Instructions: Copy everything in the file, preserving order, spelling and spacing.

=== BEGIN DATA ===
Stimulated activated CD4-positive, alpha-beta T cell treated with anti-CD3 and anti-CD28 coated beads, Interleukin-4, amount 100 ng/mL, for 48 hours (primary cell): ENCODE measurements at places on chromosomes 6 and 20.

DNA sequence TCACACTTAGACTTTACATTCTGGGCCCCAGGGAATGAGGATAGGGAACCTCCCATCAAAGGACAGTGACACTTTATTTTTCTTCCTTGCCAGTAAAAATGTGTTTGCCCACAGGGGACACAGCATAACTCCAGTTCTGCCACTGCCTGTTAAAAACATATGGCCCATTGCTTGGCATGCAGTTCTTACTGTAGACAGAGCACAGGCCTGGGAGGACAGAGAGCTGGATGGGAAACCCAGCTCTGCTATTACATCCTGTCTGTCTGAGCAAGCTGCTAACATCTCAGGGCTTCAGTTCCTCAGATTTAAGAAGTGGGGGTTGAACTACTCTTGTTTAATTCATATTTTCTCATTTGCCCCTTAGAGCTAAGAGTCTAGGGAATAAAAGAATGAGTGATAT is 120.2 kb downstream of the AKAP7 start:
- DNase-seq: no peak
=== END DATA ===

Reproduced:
Stimulated activated CD4-positive, alpha-beta T cell treated with anti-CD3 and anti-CD28 coated beads, Interleukin-4, amount 100 ng/mL, for 48 hours (primary cell): ENCODE measurements at places on chromosomes 6 and 20.

DNA sequence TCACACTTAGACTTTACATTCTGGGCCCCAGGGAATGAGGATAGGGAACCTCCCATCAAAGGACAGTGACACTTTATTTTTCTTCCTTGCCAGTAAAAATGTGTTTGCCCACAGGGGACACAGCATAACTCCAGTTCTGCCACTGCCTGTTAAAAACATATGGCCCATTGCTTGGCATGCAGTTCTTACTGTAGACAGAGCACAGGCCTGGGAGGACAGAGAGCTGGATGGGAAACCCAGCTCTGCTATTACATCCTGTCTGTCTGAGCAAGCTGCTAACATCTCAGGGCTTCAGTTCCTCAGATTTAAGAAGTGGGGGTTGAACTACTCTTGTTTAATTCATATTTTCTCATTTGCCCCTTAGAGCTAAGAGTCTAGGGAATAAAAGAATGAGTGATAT is 120.2 kb downstream of the AKAP7 start:
- DNase-seq: no peak